Network Rail, the engineering firm that owns and maintains the UK’s rail infrastructure, has issued almost €10 billion equivalent of fixed- and floating-rate bonds in euros, dollars and sterling. The deal came as a relief to supply-starved investors.
The attractive pricing impressed buyers: demand was strong enough for three of the bonds to be upsized. The bonds priced at around 20bp over comparable supranationals such as the European Investment Bank.
Investors were also reassured by the deal’s structure. The bonds were issued through a special-purpose vehicle called Network Rail MTN Finance, which is supported by a standby loan facility from the Strategic Rail Authority (SRA), the UK’s rail regulator.
The SRA is not a government department; however the UK government expressed its support of the credit through a ‘letter of comfort’ signed by secretary of state for transport Alastair Darling.
One bondholder felt the credit was especially cheap given the potential for positive event risk. “If the government’s upcoming strategic review on transport leads to the SRA being reabsorbed back into the Department of Transport, the Network Rail bond effectively becomes a gilt,” he says.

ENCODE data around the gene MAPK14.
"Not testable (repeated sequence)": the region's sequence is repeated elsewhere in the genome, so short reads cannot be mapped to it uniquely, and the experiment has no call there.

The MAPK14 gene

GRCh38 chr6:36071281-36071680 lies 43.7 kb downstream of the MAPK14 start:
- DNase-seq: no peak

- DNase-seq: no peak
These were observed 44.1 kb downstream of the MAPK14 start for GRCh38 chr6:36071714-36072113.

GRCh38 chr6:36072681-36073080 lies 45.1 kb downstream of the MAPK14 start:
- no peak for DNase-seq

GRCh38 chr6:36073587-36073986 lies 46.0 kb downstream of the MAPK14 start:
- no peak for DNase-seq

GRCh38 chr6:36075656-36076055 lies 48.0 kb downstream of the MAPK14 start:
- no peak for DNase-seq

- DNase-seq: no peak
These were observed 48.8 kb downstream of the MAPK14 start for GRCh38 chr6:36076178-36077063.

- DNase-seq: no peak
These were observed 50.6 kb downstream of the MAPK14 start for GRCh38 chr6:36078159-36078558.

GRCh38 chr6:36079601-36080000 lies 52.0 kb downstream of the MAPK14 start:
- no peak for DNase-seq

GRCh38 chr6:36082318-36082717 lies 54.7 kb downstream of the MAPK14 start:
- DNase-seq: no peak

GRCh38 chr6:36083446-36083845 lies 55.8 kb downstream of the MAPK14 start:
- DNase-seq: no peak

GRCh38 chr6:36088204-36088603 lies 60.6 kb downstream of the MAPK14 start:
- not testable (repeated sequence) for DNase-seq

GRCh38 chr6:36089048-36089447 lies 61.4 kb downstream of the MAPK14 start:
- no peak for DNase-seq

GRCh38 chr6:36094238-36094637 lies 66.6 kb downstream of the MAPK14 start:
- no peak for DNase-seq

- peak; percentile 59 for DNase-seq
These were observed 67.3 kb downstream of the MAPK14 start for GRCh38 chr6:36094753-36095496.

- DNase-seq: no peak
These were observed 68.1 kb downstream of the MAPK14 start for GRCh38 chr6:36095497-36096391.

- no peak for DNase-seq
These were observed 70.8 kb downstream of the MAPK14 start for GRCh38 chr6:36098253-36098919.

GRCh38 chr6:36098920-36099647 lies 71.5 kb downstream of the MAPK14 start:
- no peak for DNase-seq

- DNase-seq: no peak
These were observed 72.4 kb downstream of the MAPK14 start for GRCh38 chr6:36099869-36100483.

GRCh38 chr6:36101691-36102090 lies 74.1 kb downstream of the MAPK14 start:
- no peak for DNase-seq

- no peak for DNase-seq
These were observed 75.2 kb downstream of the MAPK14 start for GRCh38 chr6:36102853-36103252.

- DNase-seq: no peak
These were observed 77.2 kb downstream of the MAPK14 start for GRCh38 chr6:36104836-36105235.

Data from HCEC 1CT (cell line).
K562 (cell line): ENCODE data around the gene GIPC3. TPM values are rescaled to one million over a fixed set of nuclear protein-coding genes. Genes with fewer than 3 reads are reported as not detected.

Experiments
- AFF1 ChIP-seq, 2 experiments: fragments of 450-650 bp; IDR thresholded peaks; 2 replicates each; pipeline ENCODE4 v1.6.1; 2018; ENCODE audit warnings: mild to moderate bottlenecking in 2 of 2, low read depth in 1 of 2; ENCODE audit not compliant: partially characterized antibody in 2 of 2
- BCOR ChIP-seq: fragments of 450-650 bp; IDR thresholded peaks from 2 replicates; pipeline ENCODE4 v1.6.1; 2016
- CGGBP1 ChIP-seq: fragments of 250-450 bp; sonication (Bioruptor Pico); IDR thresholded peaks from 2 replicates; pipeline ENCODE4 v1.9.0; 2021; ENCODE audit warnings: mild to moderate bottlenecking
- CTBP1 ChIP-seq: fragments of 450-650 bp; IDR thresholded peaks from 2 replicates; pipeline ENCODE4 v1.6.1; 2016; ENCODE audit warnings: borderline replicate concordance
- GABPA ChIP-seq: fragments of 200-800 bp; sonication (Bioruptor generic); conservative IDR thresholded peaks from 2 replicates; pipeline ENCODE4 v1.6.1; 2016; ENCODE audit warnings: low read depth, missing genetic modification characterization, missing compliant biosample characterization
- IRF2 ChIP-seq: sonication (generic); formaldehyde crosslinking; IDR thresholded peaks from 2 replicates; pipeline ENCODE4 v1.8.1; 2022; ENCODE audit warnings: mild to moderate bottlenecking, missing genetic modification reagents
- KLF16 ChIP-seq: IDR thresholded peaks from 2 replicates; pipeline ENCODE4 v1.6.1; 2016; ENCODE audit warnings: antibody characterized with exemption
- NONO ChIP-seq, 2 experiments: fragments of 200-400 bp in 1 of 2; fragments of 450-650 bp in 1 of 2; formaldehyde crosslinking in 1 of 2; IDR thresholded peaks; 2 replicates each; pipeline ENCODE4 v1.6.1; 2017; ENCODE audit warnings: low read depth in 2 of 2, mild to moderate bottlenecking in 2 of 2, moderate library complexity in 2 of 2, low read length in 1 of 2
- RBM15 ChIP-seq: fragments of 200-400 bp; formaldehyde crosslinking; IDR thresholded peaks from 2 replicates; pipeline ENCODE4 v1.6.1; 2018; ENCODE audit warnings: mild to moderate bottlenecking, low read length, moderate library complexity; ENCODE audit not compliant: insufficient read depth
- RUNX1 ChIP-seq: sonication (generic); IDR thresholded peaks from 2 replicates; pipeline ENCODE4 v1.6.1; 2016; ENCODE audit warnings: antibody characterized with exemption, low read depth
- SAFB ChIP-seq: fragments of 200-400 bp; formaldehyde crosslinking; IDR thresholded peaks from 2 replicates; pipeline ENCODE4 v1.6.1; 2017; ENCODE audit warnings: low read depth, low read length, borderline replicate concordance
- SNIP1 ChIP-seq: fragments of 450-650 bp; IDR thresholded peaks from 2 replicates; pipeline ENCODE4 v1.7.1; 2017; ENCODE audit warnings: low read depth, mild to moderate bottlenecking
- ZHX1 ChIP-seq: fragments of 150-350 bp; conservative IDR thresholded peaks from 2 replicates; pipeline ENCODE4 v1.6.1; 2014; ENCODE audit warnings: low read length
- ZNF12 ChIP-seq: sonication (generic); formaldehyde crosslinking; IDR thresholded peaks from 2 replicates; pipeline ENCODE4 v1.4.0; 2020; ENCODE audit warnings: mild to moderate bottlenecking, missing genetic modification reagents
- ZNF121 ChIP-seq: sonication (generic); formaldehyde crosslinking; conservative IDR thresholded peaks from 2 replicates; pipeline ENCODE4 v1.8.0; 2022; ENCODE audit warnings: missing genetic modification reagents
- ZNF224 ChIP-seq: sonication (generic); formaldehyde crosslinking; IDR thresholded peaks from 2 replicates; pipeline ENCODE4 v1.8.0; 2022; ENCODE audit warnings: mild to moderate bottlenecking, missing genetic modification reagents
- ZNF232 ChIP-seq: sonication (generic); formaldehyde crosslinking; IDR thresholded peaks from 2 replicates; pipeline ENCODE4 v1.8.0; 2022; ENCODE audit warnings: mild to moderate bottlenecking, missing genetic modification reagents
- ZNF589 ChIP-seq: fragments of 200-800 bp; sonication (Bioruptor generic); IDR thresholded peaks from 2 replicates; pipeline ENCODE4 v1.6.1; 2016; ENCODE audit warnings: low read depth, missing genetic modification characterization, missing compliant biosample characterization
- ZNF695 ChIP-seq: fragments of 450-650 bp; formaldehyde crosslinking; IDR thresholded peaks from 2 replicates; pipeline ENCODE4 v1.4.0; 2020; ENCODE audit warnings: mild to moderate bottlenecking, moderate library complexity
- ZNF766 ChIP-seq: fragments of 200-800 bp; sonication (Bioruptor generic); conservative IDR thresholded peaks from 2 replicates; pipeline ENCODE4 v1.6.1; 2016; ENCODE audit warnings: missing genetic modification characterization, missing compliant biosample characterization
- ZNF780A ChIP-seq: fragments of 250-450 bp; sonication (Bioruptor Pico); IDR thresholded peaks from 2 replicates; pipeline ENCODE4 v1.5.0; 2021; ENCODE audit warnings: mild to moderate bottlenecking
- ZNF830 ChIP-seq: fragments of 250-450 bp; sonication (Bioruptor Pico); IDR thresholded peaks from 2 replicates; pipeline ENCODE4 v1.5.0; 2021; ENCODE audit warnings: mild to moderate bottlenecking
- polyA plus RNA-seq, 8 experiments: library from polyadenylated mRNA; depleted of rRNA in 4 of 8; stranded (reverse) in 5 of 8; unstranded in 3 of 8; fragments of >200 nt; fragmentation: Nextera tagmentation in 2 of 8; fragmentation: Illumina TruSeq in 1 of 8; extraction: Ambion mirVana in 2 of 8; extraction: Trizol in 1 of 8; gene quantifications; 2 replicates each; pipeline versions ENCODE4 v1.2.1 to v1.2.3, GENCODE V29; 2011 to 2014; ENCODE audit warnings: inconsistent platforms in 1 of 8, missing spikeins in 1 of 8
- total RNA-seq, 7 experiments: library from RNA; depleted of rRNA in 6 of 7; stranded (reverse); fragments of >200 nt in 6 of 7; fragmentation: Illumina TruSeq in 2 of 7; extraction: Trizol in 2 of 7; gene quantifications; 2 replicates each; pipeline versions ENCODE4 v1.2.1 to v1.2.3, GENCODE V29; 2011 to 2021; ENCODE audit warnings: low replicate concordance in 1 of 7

Network Rail, the not-for-profit firm that replaced the defunct private company Railtrack, brought five bonds to the Euro MTN market within the space of a week. The first, on Tuesday March 16, was a £2.25 billion five-year bond priced at 4.875%. The second, a $1.25 billion four-year bond priced at 2.625%, came the next day. Thursday saw a £1 billion two-year floating-rate note come to market, followed on Friday by two euro-denominated issues: a €1.25 billion three-year floating note and a €2.5 billion five-year bond priced at 3.125%.
Both Fitch Ratings and Standard & Poor’s rate the bonds AAA, while Moody’s rates the paper one notch lower at Aa1. The deals were underwritten by Merrill Lynch, HSBC, RBS and RBC.
Network Rail will use the proceeds to begin repayments on a £9 billion (€13.5 billion) bridge loan. Nine banks lent Network Rail the cash prior to its takeover of Railtrack. Leftover cash will be used for general corporate purposes.
The week on Risk.net, July 7-13, 2018Receive this by email